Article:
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Vet Pathol. 1998 Mar;35(2):108-16.

Cutaneous and systemic necrotizing vasculitis in swine.

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  • 1Département de Pathologie et de Microbiologie, Faculté de Médecine Vétérinaire, Université de Montréal, St-Hyacinthe, PQ, Canada.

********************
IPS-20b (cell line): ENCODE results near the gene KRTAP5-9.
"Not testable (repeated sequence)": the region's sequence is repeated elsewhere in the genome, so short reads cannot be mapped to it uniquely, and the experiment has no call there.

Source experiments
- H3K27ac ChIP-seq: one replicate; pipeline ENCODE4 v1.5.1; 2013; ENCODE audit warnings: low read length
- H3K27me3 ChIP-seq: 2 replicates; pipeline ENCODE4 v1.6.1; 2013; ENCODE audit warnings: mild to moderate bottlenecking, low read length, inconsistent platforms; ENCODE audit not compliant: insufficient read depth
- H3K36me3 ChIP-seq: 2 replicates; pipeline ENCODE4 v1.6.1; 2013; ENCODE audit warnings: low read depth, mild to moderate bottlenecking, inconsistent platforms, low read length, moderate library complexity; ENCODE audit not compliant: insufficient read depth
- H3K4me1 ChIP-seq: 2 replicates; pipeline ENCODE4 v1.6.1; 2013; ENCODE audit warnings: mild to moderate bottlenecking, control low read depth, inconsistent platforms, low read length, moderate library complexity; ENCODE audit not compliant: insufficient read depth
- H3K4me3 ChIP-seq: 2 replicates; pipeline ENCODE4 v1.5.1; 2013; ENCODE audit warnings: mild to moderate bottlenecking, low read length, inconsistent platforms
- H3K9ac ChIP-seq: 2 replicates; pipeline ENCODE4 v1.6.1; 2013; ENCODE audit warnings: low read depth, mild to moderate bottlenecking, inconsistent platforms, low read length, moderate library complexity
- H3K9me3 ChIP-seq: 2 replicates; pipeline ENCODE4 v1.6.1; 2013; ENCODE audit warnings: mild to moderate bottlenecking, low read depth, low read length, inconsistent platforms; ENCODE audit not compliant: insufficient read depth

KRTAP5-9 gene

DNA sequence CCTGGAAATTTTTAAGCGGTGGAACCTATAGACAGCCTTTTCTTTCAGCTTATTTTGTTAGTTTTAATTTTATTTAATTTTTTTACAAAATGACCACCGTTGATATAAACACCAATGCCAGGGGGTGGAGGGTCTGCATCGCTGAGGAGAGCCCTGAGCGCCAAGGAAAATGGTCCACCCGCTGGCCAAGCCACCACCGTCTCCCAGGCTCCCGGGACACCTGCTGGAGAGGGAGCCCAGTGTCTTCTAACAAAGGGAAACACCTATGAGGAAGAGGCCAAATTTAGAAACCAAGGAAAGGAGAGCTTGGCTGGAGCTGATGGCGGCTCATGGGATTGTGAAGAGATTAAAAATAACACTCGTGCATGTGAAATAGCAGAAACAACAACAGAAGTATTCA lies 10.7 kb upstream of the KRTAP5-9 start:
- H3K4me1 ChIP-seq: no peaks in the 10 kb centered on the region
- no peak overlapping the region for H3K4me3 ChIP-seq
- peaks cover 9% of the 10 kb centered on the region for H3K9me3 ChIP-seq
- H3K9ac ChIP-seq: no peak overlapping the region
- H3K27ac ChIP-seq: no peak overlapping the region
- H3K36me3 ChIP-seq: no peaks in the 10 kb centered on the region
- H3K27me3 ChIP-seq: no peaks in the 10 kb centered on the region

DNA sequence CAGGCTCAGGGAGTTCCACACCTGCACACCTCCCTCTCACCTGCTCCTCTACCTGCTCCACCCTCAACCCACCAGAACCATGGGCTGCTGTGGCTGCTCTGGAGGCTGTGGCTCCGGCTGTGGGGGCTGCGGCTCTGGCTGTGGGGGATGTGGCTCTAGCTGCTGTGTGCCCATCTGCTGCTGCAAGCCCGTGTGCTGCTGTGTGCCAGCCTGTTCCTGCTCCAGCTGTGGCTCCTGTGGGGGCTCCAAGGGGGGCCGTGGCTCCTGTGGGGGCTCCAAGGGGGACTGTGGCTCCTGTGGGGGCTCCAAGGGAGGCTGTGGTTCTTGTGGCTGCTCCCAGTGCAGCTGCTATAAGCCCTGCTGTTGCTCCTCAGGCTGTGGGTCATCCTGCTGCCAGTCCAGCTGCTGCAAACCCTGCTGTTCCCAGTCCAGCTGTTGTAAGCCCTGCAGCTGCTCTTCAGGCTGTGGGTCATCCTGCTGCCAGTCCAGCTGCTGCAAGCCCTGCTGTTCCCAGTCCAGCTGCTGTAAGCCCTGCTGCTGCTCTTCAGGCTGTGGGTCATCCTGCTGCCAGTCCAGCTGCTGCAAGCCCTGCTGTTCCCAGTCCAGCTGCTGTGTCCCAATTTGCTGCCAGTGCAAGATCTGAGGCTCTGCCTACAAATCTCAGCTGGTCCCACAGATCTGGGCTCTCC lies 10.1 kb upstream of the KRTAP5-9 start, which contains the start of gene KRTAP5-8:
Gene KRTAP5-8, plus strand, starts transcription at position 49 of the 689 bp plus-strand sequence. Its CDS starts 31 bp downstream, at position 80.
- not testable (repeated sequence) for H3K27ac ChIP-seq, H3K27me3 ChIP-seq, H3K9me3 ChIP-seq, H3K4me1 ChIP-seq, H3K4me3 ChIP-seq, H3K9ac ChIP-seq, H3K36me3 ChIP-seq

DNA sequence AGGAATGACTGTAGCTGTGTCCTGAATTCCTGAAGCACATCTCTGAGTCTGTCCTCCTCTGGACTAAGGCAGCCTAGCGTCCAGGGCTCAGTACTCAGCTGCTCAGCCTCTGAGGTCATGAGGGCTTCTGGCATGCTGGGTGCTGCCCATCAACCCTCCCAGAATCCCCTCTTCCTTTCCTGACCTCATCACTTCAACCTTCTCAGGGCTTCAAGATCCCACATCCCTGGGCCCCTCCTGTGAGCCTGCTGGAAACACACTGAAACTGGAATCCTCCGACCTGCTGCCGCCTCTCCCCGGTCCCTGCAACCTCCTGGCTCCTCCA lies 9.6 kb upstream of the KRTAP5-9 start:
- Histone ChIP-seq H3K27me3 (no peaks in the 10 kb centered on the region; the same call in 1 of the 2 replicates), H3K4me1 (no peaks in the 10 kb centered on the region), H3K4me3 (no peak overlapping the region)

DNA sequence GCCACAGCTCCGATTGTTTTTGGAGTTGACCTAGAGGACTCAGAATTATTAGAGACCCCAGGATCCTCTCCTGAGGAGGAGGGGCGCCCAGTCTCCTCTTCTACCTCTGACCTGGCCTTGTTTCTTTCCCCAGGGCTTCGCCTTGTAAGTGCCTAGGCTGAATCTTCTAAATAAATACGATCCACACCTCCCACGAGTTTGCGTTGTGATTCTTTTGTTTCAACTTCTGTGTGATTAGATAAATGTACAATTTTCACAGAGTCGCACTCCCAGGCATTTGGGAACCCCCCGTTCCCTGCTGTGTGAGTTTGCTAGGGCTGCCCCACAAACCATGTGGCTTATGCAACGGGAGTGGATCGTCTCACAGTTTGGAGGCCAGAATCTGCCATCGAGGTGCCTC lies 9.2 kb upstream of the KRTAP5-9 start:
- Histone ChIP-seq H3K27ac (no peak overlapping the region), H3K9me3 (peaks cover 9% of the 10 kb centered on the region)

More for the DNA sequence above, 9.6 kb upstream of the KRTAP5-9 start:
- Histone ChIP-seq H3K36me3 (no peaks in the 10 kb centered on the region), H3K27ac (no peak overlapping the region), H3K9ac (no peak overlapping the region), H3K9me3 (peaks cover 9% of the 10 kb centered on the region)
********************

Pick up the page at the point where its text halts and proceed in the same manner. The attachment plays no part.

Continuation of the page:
A systemic vasculitis involving particularly the skin and kidneys has been recently described in swine under the name dermatitis/nephropathy syndrome. Twelve pigs with gross cutaneous lesions typical of this condition were necropsied, and morphologic, immunohistochemical, microbiologic, and epidemiologic characteristics were studied. The pigs were divided into three groups comprising eight pigs with acute lesions, two with chronic lesions, and two with acute lesions kept for sequential skin biopsies. Acute skin lesions consisted of round to irregular, red to purple macules and papules that often coalesced to form large, irregular patches and plaques. With time, the lesions became covered by crusts and faded gradually, sometimes leaving scars. Characteristic distribution included the perineal area of the hindquarters, limbs, dependent parts of the abdomen and thorax, and margins of the ears. In the acute phase of the disease, necrotizing and leucocytoclastic vasculitis of small-caliber blood vessels were observed within the dermis and panniculus and in various extracutaneous locations such as the renal pelvis and synovial membranes. All pigs had macroscopic evidence of pneumonia and generalized lymphadenopathy. Microscopically, they had interstitial pneumonia and perivascular cuffing of mononuclear cells in various tissues including skin. The presence of immunoglobulins and complement was demonstrated by immunofluorescence in and around necrotic vessels of the skin in the early stages. Porcine reproductive and respiratory syndrome (PRRS) virus (PRRSV) antigens were detected by immunohistochemistry in macrophages located around vessels of the tissues examined (skin and kidneys) in acute and chronic cases. PRRSV RNA was demonstrated by reverse transcription-polymerase chain reaction in lung and spleen homogenates from all pigs. The PRRSV was isolated in cell culture from 11 of the pigs. These findings suggest that PRRSV infection may play a role in the pathogenesis of this systemic vascular disease of swine.

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